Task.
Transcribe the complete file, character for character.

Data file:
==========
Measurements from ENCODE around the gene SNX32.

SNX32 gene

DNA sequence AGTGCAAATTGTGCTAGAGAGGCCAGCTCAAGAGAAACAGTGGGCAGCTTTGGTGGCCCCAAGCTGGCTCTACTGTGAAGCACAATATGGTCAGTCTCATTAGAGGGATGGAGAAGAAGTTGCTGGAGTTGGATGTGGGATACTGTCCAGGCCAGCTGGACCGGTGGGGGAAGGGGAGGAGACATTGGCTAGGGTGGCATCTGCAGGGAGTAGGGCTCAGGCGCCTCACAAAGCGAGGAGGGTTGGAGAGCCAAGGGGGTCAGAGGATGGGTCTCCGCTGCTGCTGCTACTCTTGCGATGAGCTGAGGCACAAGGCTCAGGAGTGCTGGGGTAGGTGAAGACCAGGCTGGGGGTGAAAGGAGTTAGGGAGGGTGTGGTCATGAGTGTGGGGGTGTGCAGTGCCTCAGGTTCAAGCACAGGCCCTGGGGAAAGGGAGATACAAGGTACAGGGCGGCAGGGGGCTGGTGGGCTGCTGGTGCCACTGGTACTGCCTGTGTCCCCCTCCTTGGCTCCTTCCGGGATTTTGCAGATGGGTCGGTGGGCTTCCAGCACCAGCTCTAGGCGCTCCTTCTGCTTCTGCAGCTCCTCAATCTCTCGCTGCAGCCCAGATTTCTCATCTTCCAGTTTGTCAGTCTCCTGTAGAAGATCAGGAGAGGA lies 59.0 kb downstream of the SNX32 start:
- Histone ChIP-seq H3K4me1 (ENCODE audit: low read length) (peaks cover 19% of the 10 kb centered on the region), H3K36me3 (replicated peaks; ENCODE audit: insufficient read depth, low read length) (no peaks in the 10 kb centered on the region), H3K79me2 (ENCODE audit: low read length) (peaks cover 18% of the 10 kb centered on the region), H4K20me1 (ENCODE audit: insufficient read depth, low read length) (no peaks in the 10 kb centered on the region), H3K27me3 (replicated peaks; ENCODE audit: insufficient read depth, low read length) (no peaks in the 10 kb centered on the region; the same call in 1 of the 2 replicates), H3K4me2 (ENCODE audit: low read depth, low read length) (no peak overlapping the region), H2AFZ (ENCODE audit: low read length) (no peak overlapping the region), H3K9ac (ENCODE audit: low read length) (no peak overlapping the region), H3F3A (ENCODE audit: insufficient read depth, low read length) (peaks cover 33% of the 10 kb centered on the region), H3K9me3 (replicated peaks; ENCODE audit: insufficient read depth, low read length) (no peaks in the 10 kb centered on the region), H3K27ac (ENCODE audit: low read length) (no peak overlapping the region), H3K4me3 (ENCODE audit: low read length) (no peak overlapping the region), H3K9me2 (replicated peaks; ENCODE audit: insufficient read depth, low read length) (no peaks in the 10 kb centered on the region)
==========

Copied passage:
Measurements from ENCODE around the gene SNX32.

SNX32 gene

DNA sequence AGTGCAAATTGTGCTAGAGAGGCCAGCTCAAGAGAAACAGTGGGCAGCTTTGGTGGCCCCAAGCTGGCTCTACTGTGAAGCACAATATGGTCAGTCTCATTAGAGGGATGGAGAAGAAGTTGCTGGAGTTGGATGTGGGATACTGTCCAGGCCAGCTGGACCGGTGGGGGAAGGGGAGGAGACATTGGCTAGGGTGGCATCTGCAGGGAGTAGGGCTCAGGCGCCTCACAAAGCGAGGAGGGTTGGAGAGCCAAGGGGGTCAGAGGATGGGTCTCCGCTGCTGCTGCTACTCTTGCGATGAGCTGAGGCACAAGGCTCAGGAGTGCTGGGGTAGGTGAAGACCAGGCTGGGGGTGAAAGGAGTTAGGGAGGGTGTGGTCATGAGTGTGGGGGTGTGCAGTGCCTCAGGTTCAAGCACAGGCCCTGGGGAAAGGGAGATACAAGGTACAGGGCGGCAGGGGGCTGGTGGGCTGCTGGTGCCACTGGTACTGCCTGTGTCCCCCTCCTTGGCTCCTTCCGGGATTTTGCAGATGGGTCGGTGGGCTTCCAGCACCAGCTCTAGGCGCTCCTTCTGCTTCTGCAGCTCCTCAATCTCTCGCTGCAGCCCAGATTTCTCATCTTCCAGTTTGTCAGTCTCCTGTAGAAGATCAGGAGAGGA lies 59.0 kb downstream of the SNX32 start:
- Histone ChIP-seq H3K4me1 (ENCODE audit: low read length) (peaks cover 19% of the 10 kb centered on the region), H3K36me3 (replicated peaks; ENCODE audit: insufficient read depth, low read length) (no peaks in the 10 kb centered on the region), H3K79me2 (ENCODE audit: low read length) (peaks cover 18% of the 10 kb centered on the region), H4K20me1 (ENCODE audit: insufficient read depth, low read length) (no peaks in the 10 kb centered on the region), H3K27me3 (replicated peaks; ENCODE audit: insufficient read depth, low read length) (no peaks in the 10 kb centered on the region; the same call in 1 of the 2 replicates), H3K4me2 (ENCODE audit: low read depth, low read length) (no peak overlapping the region), H2AFZ (ENCODE audit: low read length) (no peak overlapping the region), H3K9ac (ENCODE audit: low read length) (no peak overlapping the region), H3F3A (ENCODE audit: insufficient read depth, low read length) (peaks cover 33% of the 10 kb centered on the region), H3K9me3 (replicated peaks; ENCODE audit: insufficient read depth, low read length) (no peaks in the 10 kb centered on the region), H3K27ac (ENCODE audit: low read length) (no peak overlapping the region), H3K4me3 (ENCODE audit: low read length) (no peak overlapping the region), H3K9me2 (replicated peaks; ENCODE audit: insufficient read depth, low read length) (no peaks in the 10 kb centered on the region)